Weak within and besieged without, new Japanese Cabinet is appointed

April 29, 1994|By Thomas Easton | Thomas Easton,Tokyo Bureau of The Sun

TOKYO -- After a long and chaotic gestation, a new Japanese government emerged yesterday -- opposed by many, lacking sufficient internal support, but nonetheless finally alive.

Japan's version of the White House, the Prime Minister's Residence, has been empty since early April, when Morihiro Hosokawa announced his resignation. In recent days, as the imbroglio of constituting an administration deepened, reporters actually pitched tents outside the residence, adding to the circus-like atmosphere that has transformed traditionally dull Japanese politics into national fascination and entertainment.

For weeks, an often fractious group of small parties has been trying to assemble a majority coalition, coming together briefly last week to choose a new prime minister but splitting again Tuesday before a Cabinet could be formed.

Yesterday, patience ran out. Tsutomu Hata, foreign minister and vice prime minister in the last administration, formed Japan's first minority government in almost four decades. Skepticism about its ability to survive is widespread. In the evening, he gave an initial news conference and was deluged with questions about whether his administration,and the government, can hold.

"Now we are not in a situation that mandates dissolution," he said, adding that he was aware his administration will face difficult times. That's the common Japanese phrasing for problems ranging from (rarely) mild to (more commonly) intractable.

Just before naming his new Cabinet, Mr. Hata made a final attempt to draw disenchanted Socialists back into his coalition.

Although the Socialists rejected direct involvement in the government, a private agreement was said to have been reached pledging support of the 1994 budget, already almost two months late, which was largely compiled by the prior administration, in which the Socialists were included.

Many believe that the budget, a crucial but prosaic element of governance, may be the only piece of legislation the Hata administration will be able to enact before collapsing under no-confidence motions over the truly hard issues Japan confronts.

These include relations with North Korea, deregulation of industry, and tax policy -- three complex issues that have a profound impacton the U.S.-Japanese relationship.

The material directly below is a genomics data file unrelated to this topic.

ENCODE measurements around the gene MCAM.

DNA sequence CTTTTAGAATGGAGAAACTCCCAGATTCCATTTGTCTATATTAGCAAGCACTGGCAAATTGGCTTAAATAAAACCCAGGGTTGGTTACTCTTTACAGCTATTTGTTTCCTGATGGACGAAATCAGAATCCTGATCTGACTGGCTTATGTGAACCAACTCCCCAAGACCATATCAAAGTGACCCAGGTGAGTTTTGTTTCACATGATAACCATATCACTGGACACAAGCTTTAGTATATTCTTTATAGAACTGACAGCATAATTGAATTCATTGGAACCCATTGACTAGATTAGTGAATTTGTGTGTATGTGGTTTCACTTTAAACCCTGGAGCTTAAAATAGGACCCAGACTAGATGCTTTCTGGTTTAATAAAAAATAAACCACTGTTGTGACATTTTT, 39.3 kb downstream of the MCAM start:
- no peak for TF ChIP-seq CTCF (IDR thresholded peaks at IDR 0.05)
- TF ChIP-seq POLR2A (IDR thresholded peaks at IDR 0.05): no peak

To bolster his support, Mr. Hata said he would continue efforts to lure back Socialists and possibly members of the opposition as well. Patched relations would not be out of character for the new prime minister. He seems to have no enemies and is known as a conciliator. But the challenge for the Hata administration may not be in its alliances but in its convictions.

His initial news conference lacked the dynamism of his predecessor, Mr. Hosokawa. Nor did he have Mr. Hosokawa's emphatic advocacy of new ideas. Mr. Hata did, however, touch in general terms on many controversial issues. Concerning trade, the most acrimonious aspect of U.S.-Japan relations, he said: "Japan must be perceived as a country with open doors" and acknowledged that it must go further to open markets.

More vaguely, Mr. Hata pledged support to the United Nations' efforts to curb North Korea's nuclear program, but he declined to say outright if Tokyo would support sanctions.

That is a particularly uncomfortable issue here. Koreans living in Japan provide critical financial support for the bellicose Stalinist state. Moreover, if China were to veto a U.N. resolution on the subject, which in turn could prompt the United States to act alone, Japan would be left to choose a side.

The new Cabinet is largely drawn from the two most conservative factions of the coalition: Komeito, which in translation means the Clean Party, and Shinseito, or Renewal Party.

Ideologically the new coalition replicates the party from which the members of Shinseito came. That's the Liberal Democratic Party, which had led Japan for 38 years before finally losing power last summer.

The new Cabinet began with a flurry of activity, scheduling official visits to Poland, France and the Middle East, pledging to review unpopular utility rate increases, pushing down the price of rice, and generally showing an initial vitality.

The most significant issue may be the numbers on its own survival. A majority requires 256 votes; the coalition now has 182 -- fewer even than the largest opposition group, the Liberal Democrats.

Baltimore Sun Articles
Please note the green-lined linked article text has been applied commercially without any involvement from our newsroom editors, reporters or any other editorial staff.